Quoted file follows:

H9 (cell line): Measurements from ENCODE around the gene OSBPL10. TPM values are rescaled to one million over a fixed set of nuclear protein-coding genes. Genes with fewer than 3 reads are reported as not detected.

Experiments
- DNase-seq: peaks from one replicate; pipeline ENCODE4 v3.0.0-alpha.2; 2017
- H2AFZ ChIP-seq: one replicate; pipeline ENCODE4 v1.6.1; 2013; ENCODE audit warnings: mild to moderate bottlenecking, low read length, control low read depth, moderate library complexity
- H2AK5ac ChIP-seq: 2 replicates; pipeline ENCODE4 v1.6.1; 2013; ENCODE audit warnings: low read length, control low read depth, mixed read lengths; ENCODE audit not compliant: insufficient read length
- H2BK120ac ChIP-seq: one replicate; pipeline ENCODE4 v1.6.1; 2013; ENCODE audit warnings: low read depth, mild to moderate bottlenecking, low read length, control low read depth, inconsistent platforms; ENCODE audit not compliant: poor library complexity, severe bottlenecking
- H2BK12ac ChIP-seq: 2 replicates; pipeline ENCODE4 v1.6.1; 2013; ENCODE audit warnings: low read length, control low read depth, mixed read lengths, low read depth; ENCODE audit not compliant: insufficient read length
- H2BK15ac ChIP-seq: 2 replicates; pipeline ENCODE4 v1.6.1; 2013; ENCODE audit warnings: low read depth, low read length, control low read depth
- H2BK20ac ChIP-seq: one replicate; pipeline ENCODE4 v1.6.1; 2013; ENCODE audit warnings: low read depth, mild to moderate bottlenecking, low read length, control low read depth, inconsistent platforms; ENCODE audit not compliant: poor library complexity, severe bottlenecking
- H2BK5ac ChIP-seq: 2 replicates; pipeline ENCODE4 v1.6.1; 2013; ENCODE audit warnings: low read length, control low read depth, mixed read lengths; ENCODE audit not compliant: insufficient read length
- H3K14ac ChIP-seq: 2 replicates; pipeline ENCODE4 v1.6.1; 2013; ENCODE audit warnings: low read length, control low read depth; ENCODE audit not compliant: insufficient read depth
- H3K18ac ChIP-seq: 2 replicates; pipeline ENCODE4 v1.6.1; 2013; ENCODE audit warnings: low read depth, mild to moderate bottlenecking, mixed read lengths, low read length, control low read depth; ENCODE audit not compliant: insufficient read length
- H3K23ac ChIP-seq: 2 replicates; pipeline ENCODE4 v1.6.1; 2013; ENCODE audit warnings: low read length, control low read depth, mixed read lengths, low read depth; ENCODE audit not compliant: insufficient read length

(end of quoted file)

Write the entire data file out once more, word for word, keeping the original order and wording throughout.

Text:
H9 (cell line): Measurements from ENCODE around the gene OSBPL10. TPM values are rescaled to one million over a fixed set of nuclear protein-coding genes. Genes with fewer than 3 reads are reported as not detected.

Experiments
- DNase-seq: peaks from one replicate; pipeline ENCODE4 v3.0.0-alpha.2; 2017
- H2AFZ ChIP-seq: one replicate; pipeline ENCODE4 v1.6.1; 2013; ENCODE audit warnings: mild to moderate bottlenecking, low read length, control low read depth, moderate library complexity
- H2AK5ac ChIP-seq: 2 replicates; pipeline ENCODE4 v1.6.1; 2013; ENCODE audit warnings: low read length, control low read depth, mixed read lengths; ENCODE audit not compliant: insufficient read length
- H2BK120ac ChIP-seq: one replicate; pipeline ENCODE4 v1.6.1; 2013; ENCODE audit warnings: low read depth, mild to moderate bottlenecking, low read length, control low read depth, inconsistent platforms; ENCODE audit not compliant: poor library complexity, severe bottlenecking
- H2BK12ac ChIP-seq: 2 replicates; pipeline ENCODE4 v1.6.1; 2013; ENCODE audit warnings: low read length, control low read depth, mixed read lengths, low read depth; ENCODE audit not compliant: insufficient read length
- H2BK15ac ChIP-seq: 2 replicates; pipeline ENCODE4 v1.6.1; 2013; ENCODE audit warnings: low read depth, low read length, control low read depth
- H2BK20ac ChIP-seq: one replicate; pipeline ENCODE4 v1.6.1; 2013; ENCODE audit warnings: low read depth, mild to moderate bottlenecking, low read length, control low read depth, inconsistent platforms; ENCODE audit not compliant: poor library complexity, severe bottlenecking
- H2BK5ac ChIP-seq: 2 replicates; pipeline ENCODE4 v1.6.1; 2013; ENCODE audit warnings: low read length, control low read depth, mixed read lengths; ENCODE audit not compliant: insufficient read length
- H3K14ac ChIP-seq: 2 replicates; pipeline ENCODE4 v1.6.1; 2013; ENCODE audit warnings: low read length, control low read depth; ENCODE audit not compliant: insufficient read depth
- H3K18ac ChIP-seq: 2 replicates; pipeline ENCODE4 v1.6.1; 2013; ENCODE audit warnings: low read depth, mild to moderate bottlenecking, mixed read lengths, low read length, control low read depth; ENCODE audit not compliant: insufficient read length
- H3K23ac ChIP-seq: 2 replicates; pipeline ENCODE4 v1.6.1; 2013; ENCODE audit warnings: low read length, control low read depth, mixed read lengths, low read depth; ENCODE audit not compliant: insufficient read length